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Captain Justice
November 3, 2013 10:06 AM   Subscribe

Stop calling the DA "the Government!" it hurts her feelings or something. The defense responds..'Should this Court disagree, and feel inclined to let the parties basically pick their own designations and ban words, then the defense has a few additional suggestions....defense counsel does not wish to be referred to as a "lawyer," or a "defense attorney." Those terms are substantially more prejudicial than probative. See Tenn. R. Evid. 403. Rather, counsel for the Citizen Accused should be referred to primarily as the "Defender of the Innocent." This title seems particularly appropriate, because every Citizen Accused is presumed innocent. Alternatively, counsel would also accept the designation "Guardian of the Realm."'
posted by caddis (24 comments total) 37 users marked this as a favorite

 
This makes the list of all-time epic motions.
posted by joedanger at 10:13 AM on November 3, 2013 [1 favorite]


In all fairness, when I was practicing defense, we started filing motions to stop prosecutors from referring to themselves as "the People." No court ever granted it, as far as I know!

I draft opinions now, and I still prefer not to use that term.
posted by mikeand1 at 10:32 AM on November 3, 2013 [1 favorite]


Love this part:

Along these same lines, even the term "defense" does not sound very likeable. The whole idea of being defensive comes across to most people as suspicious. So to prevent the jury from being unfairly misled by this ancient English terminology, the opposition to the Plaintiff hereby names itself "the Resistance."
posted by mediareport at 10:41 AM on November 3, 2013 [9 favorites]


CAPTAINNNN CAVEMAAAAAAAAN JUSTIIIIIIIIICE!
posted by infinitewindow at 10:47 AM on November 3, 2013 [1 favorite]


How did the judge react to this?
posted by Sticherbeast at 10:53 AM on November 3, 2013


From the blog post it appears the judge rejected the AG's request. Looks like it was a written motion, the video would certainly go viral.
posted by sammyo at 11:00 AM on November 3, 2013


Slaying. You really only get this a few times. Where your client's needs are best met with putdowns before the judge.
posted by Ironmouth at 11:13 AM on November 3, 2013 [1 favorite]


Objection!
posted by The Great Big Mulp at 11:46 AM on November 3, 2013 [3 favorites]


Yeah, what I'm thinking is, all our appreciation would be turned to disgust if one person, the judge, had approved the prosecution's request and rejected the defendant's, on whatever grounds he saw fit, because lots of great arguments get rejected every day, either due to idiosyncrasies of judges, the details of the case, or just bloody-minded bias. It's certainly happened plenty of other times. See FISA.

It's easy to forget that even arguments that seem excellent, spoken before unreceptive ears, are wasted. And there seem to be a lot of unreceptive ears around these days.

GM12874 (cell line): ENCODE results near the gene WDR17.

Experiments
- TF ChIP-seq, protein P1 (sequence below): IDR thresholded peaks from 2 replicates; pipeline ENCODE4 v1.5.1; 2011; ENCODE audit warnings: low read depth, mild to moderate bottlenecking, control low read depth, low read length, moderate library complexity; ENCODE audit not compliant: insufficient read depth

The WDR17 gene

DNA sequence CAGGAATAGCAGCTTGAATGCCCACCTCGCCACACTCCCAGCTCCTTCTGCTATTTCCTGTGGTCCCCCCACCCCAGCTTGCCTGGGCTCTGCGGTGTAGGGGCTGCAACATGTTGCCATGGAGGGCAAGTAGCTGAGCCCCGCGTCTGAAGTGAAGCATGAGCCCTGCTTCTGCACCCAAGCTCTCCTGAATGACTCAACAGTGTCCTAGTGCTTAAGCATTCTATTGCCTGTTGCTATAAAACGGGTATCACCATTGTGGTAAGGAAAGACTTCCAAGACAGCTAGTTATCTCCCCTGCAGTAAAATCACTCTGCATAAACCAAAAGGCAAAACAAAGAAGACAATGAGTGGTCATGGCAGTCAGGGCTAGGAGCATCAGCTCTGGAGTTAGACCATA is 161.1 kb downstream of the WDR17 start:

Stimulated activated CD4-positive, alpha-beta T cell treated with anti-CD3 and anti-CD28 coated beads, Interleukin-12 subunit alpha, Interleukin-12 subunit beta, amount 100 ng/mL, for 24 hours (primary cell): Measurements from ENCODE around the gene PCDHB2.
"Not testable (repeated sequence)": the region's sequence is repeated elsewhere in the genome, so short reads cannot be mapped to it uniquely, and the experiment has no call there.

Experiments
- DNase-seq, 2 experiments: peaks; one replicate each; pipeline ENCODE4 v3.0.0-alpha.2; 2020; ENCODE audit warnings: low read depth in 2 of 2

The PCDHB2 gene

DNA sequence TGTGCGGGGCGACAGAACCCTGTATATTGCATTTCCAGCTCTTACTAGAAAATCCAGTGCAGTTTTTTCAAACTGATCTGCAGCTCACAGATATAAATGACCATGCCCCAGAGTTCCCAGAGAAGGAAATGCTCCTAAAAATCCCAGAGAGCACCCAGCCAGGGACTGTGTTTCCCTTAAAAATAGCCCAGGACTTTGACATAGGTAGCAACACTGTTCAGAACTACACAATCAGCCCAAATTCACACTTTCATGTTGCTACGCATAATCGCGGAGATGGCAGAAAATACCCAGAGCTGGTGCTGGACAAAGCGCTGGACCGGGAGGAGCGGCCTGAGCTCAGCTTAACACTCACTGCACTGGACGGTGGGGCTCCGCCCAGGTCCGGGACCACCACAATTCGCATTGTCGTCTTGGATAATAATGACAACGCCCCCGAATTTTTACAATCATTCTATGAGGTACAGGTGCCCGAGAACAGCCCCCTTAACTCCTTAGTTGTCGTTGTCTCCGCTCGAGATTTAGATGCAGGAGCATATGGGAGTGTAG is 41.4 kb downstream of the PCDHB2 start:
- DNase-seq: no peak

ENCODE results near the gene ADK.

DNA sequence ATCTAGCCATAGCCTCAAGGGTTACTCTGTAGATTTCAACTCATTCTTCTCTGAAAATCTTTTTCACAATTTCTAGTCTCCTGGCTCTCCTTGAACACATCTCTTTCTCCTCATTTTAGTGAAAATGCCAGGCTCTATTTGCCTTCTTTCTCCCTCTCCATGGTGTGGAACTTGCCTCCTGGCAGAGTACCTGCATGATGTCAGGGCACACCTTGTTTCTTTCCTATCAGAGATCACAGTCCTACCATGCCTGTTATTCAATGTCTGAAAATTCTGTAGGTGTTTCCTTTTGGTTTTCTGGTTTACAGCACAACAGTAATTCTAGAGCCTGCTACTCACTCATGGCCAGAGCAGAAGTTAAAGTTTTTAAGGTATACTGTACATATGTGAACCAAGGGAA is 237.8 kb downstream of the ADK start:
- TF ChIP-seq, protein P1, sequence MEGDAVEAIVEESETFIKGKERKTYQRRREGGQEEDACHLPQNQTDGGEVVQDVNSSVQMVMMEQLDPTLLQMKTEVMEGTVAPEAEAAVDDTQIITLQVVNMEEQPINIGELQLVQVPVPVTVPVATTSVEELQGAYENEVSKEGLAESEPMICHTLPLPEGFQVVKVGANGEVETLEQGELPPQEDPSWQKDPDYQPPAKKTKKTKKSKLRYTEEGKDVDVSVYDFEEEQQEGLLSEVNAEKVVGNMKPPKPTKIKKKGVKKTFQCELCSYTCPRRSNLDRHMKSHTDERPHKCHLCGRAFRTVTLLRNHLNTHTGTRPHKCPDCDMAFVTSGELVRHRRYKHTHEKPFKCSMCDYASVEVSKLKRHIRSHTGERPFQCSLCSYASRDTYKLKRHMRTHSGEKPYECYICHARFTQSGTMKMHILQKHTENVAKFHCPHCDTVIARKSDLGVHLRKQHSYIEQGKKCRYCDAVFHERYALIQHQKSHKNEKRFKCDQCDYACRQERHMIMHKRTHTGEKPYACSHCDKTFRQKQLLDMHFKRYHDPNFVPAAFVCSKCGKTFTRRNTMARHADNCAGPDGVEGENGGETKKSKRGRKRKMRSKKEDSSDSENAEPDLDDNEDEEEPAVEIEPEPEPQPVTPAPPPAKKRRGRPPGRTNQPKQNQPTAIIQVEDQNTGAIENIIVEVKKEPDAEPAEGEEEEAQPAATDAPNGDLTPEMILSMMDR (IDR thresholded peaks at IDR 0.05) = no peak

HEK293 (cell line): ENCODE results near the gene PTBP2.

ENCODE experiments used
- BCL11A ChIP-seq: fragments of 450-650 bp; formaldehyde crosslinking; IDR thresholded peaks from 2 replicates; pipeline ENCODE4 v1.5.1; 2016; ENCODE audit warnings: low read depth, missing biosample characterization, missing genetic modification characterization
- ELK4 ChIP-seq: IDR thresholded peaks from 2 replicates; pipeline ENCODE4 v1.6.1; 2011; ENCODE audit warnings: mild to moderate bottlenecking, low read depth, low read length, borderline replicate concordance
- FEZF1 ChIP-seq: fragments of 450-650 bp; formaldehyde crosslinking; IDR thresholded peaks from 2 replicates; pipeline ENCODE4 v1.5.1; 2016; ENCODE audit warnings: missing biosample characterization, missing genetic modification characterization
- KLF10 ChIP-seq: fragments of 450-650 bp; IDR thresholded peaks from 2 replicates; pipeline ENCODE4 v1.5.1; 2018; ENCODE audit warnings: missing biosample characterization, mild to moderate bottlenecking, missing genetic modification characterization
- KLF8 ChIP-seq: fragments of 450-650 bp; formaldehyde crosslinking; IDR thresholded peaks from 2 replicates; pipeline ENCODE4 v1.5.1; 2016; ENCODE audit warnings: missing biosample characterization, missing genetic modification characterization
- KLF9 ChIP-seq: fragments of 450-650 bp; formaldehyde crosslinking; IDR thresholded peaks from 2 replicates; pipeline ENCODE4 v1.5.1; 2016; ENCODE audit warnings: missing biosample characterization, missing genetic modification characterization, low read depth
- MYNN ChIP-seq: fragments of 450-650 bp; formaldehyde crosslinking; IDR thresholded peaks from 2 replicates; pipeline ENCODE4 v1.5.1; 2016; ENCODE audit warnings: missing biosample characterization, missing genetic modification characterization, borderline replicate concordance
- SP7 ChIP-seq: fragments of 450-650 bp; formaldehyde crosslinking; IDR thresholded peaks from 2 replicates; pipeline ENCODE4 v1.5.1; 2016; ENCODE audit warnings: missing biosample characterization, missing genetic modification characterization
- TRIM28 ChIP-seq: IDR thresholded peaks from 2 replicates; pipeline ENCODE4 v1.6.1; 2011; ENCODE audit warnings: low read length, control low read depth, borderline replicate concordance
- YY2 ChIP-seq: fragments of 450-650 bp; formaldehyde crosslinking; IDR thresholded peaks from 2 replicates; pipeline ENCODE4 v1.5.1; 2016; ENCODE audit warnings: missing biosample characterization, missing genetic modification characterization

posted by JHarris at 11:46 AM on November 3, 2013 [1 favorite]


This makes the list of all-time epic motions.

It's very good, though I think my favorite remains the Motion for Fist Fight (PDF), not least because of the prosecution's response that they would do well in a fight (while calling the motion unethical).
posted by dsfan at 12:42 PM on November 3, 2013 [9 favorites]


My favorite motion doesn't really count. It was in law school, in mock trial. A law student made an unironic, not-a-joke "motion for business casual." His team did not win.
posted by Sticherbeast at 1:00 PM on November 3, 2013 [1 favorite]


Too many motions written late at night make attorneys punchy.

The problem with the Motion for a Fist Fight is that the defense attorneys resort to humor in a situation where the response will let the prosecution take the high ground. They really are acting unethically, even if the prosecution has been making a pretty weak claim repeatedly.

The Captain Justice motion has both law and *ahem* justice on its side, so the move to humor is just the coup de grace.
posted by anotherpanacea at 1:26 PM on November 3, 2013 [1 favorite]


That's why most prosecutorial entities I've heard of like to call themselves "The People"... "The People vs. Criminal Guy"... hey, I'm not his victim in the crime allegedly committed; keep me out of this.
posted by oneswellfoop at 1:34 PM on November 3, 2013 [1 favorite]


My wife typically refers to her role in prosecution as 'The State'.
posted by grimjeer at 2:01 PM on November 3, 2013


In some parts of the country "the Government" is portrayed as bad, something to be deprecated, certainly by local media and pols etc. Should the jury really listen to the "Government" [spoken in a Bill O'Reilly sneer]?
posted by caddis at 2:08 PM on November 3, 2013 [1 favorite]